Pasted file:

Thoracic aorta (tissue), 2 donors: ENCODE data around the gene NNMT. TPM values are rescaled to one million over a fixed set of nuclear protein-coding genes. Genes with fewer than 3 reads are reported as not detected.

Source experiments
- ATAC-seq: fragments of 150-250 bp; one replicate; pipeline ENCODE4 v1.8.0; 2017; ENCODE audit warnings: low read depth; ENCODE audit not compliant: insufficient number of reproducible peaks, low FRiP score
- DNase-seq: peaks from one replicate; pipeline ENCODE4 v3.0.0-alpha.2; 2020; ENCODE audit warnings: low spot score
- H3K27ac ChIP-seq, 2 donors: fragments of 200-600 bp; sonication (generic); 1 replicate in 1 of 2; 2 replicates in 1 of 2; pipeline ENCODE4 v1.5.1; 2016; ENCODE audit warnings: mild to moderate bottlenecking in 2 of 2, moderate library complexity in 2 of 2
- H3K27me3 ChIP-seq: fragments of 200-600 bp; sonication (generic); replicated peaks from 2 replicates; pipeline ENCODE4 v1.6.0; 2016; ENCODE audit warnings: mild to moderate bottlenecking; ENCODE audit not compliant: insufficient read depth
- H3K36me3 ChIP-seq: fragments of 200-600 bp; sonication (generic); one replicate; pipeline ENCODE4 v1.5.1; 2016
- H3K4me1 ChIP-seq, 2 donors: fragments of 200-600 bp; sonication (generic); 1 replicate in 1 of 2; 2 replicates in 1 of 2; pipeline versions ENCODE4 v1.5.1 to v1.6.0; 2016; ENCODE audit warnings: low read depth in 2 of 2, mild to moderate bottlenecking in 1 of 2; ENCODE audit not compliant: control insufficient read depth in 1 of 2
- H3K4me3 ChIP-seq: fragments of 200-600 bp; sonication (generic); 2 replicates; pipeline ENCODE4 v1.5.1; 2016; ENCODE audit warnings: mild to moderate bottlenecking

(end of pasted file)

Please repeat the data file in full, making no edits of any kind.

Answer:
Thoracic aorta (tissue), 2 donors: ENCODE data around the gene NNMT. TPM values are rescaled to one million over a fixed set of nuclear protein-coding genes. Genes with fewer than 3 reads are reported as not detected.

Source experiments
- ATAC-seq: fragments of 150-250 bp; one replicate; pipeline ENCODE4 v1.8.0; 2017; ENCODE audit warnings: low read depth; ENCODE audit not compliant: insufficient number of reproducible peaks, low FRiP score
- DNase-seq: peaks from one replicate; pipeline ENCODE4 v3.0.0-alpha.2; 2020; ENCODE audit warnings: low spot score
- H3K27ac ChIP-seq, 2 donors: fragments of 200-600 bp; sonication (generic); 1 replicate in 1 of 2; 2 replicates in 1 of 2; pipeline ENCODE4 v1.5.1; 2016; ENCODE audit warnings: mild to moderate bottlenecking in 2 of 2, moderate library complexity in 2 of 2
- H3K27me3 ChIP-seq: fragments of 200-600 bp; sonication (generic); replicated peaks from 2 replicates; pipeline ENCODE4 v1.6.0; 2016; ENCODE audit warnings: mild to moderate bottlenecking; ENCODE audit not compliant: insufficient read depth
- H3K36me3 ChIP-seq: fragments of 200-600 bp; sonication (generic); one replicate; pipeline ENCODE4 v1.5.1; 2016
- H3K4me1 ChIP-seq, 2 donors: fragments of 200-600 bp; sonication (generic); 1 replicate in 1 of 2; 2 replicates in 1 of 2; pipeline versions ENCODE4 v1.5.1 to v1.6.0; 2016; ENCODE audit warnings: low read depth in 2 of 2, mild to moderate bottlenecking in 1 of 2; ENCODE audit not compliant: control insufficient read depth in 1 of 2
- H3K4me3 ChIP-seq: fragments of 200-600 bp; sonication (generic); 2 replicates; pipeline ENCODE4 v1.5.1; 2016; ENCODE audit warnings: mild to moderate bottlenecking